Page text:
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Toilet-training can be a very daunting task for most parents. This can feel especially true when in the midst of a fifteen-minute argument with a toddler about whether shoes belong on hands or feet. But you can succeed!
Two key beginning pointers: 1. WAIT until both you and your child are ready to start the toilet-training journey. 2. It’s okay to stop the toilet-training process and try again later.
The average age for toilet training in the U.S. is between 24- 36 months of age. Bowel control is typically achieved prior to bladder control, and night time bladder control does not usually occur until closer to 5-7 years of age.
The approach to toilet training has changed drastically over the past 100 years alone, and there are even larger variances between cultures present today, which is why you have likely encountered such a wide range of techniques, advice, and philosophies. Generally, it’s best to do what works for you and your child. If you want to pick a few days or a week over the holidays while at home to tackle the toilet-training ‘bootcamp’, that’s okay, but if you want to approach it in a more relaxed timeframe, that’s fine, too. You know your own patience level, stress tolerance, and toddler’s personality a lot better than anyone else giving you advice.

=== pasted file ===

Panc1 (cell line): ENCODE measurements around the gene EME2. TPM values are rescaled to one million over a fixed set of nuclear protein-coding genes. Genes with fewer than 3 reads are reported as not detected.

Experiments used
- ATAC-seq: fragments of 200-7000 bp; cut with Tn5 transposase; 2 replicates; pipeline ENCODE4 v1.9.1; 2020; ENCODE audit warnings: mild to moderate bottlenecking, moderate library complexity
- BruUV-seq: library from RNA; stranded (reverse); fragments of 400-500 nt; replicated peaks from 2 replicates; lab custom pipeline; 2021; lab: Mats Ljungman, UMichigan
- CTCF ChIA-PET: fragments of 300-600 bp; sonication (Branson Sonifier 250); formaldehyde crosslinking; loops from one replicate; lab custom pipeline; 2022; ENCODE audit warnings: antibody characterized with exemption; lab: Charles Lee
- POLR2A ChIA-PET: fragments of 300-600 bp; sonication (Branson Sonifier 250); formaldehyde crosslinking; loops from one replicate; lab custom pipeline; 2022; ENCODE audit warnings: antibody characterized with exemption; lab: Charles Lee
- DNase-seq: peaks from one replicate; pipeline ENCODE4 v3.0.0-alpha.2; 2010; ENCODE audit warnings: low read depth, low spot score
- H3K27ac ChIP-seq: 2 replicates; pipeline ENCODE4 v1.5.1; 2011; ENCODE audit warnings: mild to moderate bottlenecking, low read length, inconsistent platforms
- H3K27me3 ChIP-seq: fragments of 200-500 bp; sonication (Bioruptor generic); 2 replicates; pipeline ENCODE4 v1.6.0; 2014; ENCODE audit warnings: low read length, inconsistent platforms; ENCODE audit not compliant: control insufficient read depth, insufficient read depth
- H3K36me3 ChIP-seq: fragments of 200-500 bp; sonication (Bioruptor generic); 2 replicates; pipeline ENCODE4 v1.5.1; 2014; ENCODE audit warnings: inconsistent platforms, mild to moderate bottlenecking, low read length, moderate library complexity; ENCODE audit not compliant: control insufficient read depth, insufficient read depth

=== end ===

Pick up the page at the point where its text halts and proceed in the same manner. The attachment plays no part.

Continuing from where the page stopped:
A number of factors can determine if your child is ready for the toilet-training process. Physiologically, they must have control over muscles that control the bladder and bowels –typically by the age of 18 months. Developmentally, they must be able to communicate both receptively and expressively about the need to use the toilet, and they must also have the motor skills necessary to sit on the toilet as well as be able to attempt to dress and undress. Behaviorally, they must also have the desire to please with independence, have interest in toilet training, and be able to imitate behaviors.
A good resource for toilet-training advice can be found at healthychildren.org. You will find a lot of good advice that can be catered to your child and the problems that arrive during the toilet training process. But the best resource is at your pediatrician’s office. We can offer specific pointers and strategies that are catered to our understanding of the individual needs of your child.